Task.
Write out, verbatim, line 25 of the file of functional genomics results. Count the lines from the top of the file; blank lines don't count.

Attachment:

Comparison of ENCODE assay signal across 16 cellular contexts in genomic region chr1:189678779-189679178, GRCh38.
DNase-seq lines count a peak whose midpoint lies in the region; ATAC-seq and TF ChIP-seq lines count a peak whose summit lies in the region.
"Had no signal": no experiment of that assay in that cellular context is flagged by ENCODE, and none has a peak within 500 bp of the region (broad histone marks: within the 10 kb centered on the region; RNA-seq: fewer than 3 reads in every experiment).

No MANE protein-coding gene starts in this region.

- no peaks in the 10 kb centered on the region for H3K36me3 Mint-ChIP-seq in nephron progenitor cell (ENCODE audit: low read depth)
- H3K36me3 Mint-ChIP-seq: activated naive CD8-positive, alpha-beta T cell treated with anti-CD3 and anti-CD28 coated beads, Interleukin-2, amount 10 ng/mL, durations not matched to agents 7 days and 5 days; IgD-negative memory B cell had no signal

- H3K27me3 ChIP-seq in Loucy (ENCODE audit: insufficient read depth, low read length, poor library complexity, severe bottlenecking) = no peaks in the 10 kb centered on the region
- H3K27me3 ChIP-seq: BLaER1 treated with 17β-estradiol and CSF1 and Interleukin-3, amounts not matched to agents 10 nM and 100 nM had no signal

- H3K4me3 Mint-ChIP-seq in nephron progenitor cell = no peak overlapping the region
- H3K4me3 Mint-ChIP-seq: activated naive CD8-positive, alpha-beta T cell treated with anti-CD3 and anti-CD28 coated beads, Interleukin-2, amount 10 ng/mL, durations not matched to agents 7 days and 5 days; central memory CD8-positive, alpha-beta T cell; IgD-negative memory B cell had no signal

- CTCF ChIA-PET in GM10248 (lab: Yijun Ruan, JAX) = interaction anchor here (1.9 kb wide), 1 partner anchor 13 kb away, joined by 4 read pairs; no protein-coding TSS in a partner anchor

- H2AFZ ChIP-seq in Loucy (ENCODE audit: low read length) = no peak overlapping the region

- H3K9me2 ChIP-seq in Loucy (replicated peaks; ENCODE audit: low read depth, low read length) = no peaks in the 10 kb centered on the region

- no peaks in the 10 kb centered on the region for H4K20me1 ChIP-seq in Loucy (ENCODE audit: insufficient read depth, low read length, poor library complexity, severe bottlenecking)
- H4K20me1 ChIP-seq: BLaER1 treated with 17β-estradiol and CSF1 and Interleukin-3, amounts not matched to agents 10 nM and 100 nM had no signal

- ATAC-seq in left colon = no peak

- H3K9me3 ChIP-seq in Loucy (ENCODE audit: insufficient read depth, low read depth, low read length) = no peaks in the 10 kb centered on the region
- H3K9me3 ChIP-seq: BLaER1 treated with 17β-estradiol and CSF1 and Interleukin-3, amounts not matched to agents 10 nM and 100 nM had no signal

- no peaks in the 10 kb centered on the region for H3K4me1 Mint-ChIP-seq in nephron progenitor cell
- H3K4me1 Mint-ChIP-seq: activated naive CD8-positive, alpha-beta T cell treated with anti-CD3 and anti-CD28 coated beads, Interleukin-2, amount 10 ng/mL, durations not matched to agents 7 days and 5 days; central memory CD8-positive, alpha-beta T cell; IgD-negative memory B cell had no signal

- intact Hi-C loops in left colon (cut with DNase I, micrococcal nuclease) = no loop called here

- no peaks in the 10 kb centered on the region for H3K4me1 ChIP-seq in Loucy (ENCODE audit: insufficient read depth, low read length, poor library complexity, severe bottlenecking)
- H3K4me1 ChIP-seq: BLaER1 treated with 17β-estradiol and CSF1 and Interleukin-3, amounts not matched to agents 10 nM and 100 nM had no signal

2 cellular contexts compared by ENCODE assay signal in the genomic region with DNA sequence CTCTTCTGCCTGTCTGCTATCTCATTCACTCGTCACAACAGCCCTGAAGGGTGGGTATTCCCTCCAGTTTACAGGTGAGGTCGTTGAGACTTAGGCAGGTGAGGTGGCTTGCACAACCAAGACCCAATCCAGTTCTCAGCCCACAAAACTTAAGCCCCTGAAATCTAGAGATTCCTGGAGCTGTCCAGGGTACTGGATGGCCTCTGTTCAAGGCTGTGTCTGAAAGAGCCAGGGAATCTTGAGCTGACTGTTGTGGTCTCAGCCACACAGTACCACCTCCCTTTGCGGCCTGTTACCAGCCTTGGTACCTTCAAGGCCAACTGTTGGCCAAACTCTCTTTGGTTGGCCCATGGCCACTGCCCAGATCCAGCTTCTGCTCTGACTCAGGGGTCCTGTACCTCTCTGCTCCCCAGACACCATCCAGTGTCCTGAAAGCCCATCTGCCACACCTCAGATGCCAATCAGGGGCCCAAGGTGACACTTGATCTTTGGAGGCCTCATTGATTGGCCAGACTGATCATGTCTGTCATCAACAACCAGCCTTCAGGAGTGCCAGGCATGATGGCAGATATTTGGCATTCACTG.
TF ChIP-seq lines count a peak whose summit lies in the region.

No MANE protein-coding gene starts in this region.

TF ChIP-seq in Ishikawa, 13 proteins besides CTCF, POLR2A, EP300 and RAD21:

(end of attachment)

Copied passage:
TF ChIP-seq lines count a peak whose summit lies in the region.